I am fortunate to have the opportunity to conduct research, teach, and consult with diverse groups of continuing professional education providers. I have found that the vast majority of problems they identify can be placed comfortably under one large umbrella-- return on investment. Specifically, CPE providers (and our various stakeholders) ask and then attempt to answer two fundamental questions for each of their activities: 1) "How did we do?" and, 2) "Was it worth the investment?"
Regrettably, many CPE providers are not satisfied with the answers to either question. In answering the second question, one colleague commented to me that all the effort, resources, and opportunity costs weren't worth it for "15 minutes of fame." In other words, there was not an adequate return on investment. My colleague and others like her should not be discouraged; read on for some ideas on how to determine and then increase your CPE programs'.
The FAME CPE Model of ROI In contrast to most other organizations, continuing professional education is not always driven by profit. For some CPE organizations the profit motive is a secondary consideration, while others are primarily profit-driven. In measuring ROI, I have attempted to expand on the traditional financial analysis to a model that considers three additional performance measures that are major barometers of success for CPE. I call the model FAME ROI (see chart).
Taken all together, FAME analysis provides quantifiable data to measure the core mission and margin objectives of CPE programs. The four aspects of CPE ROI that FAME measures (Finance, Attendees,, and Evaluation) will enable you to determine your return on investment.
FAME CPE MODEL OF ROI
FAME > ROI Finance > Financial return from break-even to operating margins of 10 to 40 percent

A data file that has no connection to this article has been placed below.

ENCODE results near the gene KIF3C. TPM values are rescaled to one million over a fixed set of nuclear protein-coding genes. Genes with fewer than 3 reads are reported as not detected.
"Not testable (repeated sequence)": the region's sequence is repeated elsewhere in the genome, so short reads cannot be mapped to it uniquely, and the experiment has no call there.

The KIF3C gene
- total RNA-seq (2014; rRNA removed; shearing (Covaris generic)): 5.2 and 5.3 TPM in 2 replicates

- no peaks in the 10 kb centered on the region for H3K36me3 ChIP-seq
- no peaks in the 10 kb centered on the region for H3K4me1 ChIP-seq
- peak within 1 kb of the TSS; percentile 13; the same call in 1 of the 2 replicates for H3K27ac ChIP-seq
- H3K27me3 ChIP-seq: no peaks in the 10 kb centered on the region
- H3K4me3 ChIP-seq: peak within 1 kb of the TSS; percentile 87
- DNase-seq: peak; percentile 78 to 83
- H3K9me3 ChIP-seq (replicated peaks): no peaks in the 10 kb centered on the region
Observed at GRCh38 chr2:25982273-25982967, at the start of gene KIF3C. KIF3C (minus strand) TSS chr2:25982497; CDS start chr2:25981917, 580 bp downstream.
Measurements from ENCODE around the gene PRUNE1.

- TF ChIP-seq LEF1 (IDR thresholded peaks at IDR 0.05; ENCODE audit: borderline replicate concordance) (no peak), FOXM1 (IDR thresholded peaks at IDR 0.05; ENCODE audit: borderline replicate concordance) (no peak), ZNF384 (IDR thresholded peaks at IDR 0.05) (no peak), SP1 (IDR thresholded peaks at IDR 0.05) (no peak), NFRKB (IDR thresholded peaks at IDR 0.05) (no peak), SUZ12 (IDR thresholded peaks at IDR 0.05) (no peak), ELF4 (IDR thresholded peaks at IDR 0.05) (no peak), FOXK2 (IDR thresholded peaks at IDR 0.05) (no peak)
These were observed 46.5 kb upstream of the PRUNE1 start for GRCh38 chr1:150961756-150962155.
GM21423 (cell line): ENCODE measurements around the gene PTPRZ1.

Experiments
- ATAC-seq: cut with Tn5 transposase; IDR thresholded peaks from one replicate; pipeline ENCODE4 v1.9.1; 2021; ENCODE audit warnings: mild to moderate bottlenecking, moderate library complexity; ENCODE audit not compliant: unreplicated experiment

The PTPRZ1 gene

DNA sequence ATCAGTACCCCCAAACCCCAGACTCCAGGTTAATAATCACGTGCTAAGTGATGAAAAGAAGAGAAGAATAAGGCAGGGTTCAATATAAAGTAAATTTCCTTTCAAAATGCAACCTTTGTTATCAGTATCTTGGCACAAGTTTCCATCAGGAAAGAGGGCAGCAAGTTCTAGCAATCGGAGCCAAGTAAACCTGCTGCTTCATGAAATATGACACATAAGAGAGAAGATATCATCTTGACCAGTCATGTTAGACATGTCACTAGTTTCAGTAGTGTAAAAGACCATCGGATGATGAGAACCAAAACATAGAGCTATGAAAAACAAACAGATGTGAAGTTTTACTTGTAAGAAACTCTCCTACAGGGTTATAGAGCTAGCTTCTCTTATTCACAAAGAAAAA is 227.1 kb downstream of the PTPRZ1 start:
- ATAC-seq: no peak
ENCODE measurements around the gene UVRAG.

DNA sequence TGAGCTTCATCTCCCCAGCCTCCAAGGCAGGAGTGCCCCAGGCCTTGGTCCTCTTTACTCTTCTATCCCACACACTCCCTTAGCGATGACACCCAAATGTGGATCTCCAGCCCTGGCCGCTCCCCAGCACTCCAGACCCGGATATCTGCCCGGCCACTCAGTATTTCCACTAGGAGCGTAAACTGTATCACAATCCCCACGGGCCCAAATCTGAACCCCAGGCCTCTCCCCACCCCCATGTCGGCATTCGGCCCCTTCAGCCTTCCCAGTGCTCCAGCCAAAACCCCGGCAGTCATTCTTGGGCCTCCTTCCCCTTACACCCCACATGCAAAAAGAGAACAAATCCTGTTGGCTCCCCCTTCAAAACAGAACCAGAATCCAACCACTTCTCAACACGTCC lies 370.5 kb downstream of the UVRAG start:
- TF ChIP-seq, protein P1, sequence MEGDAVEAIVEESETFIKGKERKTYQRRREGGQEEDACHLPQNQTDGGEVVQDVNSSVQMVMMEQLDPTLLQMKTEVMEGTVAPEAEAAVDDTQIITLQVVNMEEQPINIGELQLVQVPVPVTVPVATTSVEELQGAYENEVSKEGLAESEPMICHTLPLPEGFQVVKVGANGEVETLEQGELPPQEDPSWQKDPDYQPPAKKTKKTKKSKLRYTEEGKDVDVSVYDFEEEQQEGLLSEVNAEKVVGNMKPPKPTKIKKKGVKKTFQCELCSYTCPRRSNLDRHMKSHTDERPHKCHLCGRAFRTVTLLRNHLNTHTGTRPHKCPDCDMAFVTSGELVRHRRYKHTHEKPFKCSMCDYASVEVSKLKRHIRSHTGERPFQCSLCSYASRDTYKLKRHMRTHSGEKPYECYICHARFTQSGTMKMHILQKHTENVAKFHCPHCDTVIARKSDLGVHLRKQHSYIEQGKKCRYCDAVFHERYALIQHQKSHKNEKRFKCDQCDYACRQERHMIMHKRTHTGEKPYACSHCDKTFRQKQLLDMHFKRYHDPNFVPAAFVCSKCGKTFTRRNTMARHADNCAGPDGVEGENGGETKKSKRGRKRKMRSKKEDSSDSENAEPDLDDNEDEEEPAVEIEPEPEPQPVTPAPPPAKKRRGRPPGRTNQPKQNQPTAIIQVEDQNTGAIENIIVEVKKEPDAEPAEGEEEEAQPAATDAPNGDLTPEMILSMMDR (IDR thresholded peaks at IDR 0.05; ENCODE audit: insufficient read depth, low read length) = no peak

Attendee > Number of attendees from break-even to reaching maximum available capacity; also achieving number and mix of participants for optimal learning experience
Marketing > Minimum investment to reach program objectives; measurement of differential conversion rates, and cost per order (CPO) analysis
Evaluation > Measured outcomes of educational offering for various stakeholders (including attendees, course directors, commercial sponsors, CPE operation, and parent institution)
The Benefits of Brands There are many ways to increase your return with the FAME ROI. A particularly potent strategy, related extensions, is included in my set of 15 brand equity indicators. Branding and creating activity and revenue streams can increase any institution's FAME ROI.
Branding your CPE products, programs, and services increases the value of your FAME ROI objectives. People will pay more, wait longer, and travel farther for their chosen brand. Moreover, and perhaps most significantly, in study after study we find that individuals most positively evaluate a product once they learn the brand name. Branding can enhance the public image of the CPE organization and its programs as well as its internal image--and thus lead to increased participants, profits, stakeholder satisfaction, and opportunities.
To increase your FAME ROI most effectively, consider leveraging your CPE program by creating activity and revenue streams from it. Activity streams that can arise from CPE programs include offering a satellite uplink for remote viewing of a keynote address or following up a hot national conference topic with a series of regional conferences on the same subject. Revenue streams arise from reproducing conference proceedings as printed texts, audiotapes, videotapes, or CD-ROMs. These activities can generate participants, visibility, and revenue throughout the year. Activity and revenue streams also reinforce your continuing professional education brand with increased name recognition and frequency and reach. Variations on the themes of activity and revenue streams include derivatives, spin-offs, line extensions, or, as mentioned earlier, related extensions.
In my next column, we will look at how you can dramatically increase market share and profitability by increasing your channels of distribution. We will also consider the positive impact such diversification has on both the future of your program and the learning experience of your target audiences. Specifically, we will consider the case of the consummate spin-off organization (Hint: It's a company that is in the information business, as are we).